Lake Management District working to control invasive species

By Dave Fidlin


With summer well underway, officials in the Whitewater-Rice Lakes Management District (WRLMD) are embarking on an annual rite of passage: working to rid the bodies of water of invasive species.

WRLMD, which has oversight of Whitewater and Rice lakes and serves property owners living along the bodies of water, is in the midst of an aggressive weed harvesting effort.

Larry Brady, a WRLMD board member, heads the harvesting efforts. Harvesters are collecting weeds at 9 a.m. Saturdays. Riparian owners are being asked to place weeds at the end of their piers.

Brady said the weed harvesting will continue well into the future. No firm deadline has been set for collection.

“Basically, we’ll keep doing it until there aren’t any weeds any longer,” Brady said. “Our role is to try and keep it under control. We do what we can.”

Like any ecosystem, there are a number of variables that can create different results from one year to the next in Whitewater and Rice lakes.

Last year, Brady said weeds cropped up early and died out rather quickly. By contrast, he said weeds made their appearance late this year and have been stubborn.

“Once (the weeds) came in this year, they came in with a vengeance, he said. “Some of it has to do with water levels. Everything is cyclical.”

This year, WRLMD is tweaking its treatment method for weeds. An herbicide is again being used to address unwanted species.

But unlike years past, the organization is using global positioning system (GPS) technology to identify areas within the two bodies of water that are in the greatest need of treatment.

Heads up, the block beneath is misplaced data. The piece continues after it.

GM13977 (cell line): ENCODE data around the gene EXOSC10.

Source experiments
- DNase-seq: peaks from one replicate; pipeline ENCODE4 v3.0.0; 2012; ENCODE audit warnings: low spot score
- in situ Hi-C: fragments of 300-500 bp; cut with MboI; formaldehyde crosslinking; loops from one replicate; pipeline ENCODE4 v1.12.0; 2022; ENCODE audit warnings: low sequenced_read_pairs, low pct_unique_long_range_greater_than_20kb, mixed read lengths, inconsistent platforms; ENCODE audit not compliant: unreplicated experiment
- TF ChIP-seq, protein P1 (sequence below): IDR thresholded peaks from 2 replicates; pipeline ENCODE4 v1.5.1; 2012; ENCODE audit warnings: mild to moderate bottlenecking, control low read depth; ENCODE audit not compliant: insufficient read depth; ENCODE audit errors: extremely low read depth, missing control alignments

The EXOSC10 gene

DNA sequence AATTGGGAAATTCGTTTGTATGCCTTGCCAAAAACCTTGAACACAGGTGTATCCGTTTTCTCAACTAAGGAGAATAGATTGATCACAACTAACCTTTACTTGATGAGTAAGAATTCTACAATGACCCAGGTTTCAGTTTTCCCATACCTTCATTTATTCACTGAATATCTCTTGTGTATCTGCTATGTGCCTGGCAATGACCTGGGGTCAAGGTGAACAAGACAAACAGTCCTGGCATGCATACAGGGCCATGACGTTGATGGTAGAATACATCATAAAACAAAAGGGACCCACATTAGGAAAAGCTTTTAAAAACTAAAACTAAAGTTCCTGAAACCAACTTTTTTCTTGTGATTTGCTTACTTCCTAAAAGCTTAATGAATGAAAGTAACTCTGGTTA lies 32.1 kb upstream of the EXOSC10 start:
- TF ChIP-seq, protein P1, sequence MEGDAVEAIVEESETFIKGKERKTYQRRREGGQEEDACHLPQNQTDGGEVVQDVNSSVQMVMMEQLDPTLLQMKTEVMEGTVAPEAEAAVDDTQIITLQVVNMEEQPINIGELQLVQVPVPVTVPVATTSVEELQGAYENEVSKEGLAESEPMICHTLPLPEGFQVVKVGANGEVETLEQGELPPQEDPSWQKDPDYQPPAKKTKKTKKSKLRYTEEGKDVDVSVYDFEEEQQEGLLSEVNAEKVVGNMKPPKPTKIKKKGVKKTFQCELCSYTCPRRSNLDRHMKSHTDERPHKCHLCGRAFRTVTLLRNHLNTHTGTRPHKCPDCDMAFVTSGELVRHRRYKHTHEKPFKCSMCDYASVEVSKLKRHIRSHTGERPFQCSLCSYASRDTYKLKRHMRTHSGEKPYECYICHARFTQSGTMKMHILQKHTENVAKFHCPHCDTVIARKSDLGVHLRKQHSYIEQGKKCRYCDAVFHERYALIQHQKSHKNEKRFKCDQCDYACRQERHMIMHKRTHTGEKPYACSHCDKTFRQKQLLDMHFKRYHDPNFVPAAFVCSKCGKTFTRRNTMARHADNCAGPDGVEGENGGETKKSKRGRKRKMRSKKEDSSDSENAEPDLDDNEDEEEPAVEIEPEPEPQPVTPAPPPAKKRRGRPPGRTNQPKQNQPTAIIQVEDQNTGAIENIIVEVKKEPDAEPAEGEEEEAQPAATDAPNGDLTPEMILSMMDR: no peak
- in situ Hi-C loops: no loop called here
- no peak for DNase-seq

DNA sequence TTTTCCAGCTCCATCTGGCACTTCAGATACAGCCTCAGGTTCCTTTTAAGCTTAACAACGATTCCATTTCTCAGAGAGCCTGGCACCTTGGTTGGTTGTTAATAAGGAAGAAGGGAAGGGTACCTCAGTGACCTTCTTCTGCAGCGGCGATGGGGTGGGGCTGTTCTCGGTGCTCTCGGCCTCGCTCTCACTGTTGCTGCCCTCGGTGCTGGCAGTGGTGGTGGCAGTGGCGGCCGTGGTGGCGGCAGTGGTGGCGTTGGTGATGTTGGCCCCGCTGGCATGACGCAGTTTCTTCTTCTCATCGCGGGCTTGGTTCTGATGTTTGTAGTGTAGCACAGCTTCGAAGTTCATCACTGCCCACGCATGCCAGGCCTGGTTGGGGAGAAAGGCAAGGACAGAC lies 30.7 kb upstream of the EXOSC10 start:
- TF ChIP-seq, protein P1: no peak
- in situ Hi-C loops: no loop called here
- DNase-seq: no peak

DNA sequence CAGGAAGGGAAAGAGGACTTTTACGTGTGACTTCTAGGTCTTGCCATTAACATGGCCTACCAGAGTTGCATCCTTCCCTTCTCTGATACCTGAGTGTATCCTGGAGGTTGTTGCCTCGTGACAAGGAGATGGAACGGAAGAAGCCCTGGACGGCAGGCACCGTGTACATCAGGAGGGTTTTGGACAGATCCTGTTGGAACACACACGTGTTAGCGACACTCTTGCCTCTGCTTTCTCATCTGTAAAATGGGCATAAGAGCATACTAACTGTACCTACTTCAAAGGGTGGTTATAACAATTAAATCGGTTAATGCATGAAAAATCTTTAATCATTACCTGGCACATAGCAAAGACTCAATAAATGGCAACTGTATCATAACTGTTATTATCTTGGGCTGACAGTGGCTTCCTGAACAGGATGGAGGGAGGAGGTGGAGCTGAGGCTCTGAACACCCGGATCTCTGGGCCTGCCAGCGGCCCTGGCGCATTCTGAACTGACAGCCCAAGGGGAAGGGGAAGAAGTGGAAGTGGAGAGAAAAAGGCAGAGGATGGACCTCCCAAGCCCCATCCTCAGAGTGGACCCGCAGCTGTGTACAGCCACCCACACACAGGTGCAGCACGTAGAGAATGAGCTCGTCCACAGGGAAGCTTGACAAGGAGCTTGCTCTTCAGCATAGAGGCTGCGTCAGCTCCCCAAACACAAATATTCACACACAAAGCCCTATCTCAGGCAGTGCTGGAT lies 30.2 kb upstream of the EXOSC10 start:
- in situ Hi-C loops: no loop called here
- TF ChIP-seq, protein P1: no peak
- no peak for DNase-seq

“This is a more high-tech approach, and the depth of different parts of the lakes are taken into account,” Brady said. “This allows us to give a more precise dosage.”

The state Department of Natural Resources reports zebra mussels – a foe for many bodies of water in Southeastern Wisconsin – are on the decline this year throughout the Southern Lakes region. DNR has not given a firm explanation for the decline.

Brady said Whitewater and Rice lakes are following suit with the regional trend. He theorizes a number of factors – including low water levels last year and the subsequent laying of a foot of ice this past winter – contributed to the decline.

“I see some (zebra mussels) under the lowest layer of my shore rocks,” Brady said. “Some people still see a lot around their piers. Most see fewer. The year is young.”

Brady said WRLMD is also going to spend time this summer focusing on carp management.

“They tend to muck up the water,” Brady said of the bottom-feeding, scavenging species.

WRLMD also is focusing some of its efforts on curtailing the nearby goose population by discouraging the feathered species from taking up residence in the vicinity of the two lakes. In years past, residents have expressed concern about the overpopulation of geese.


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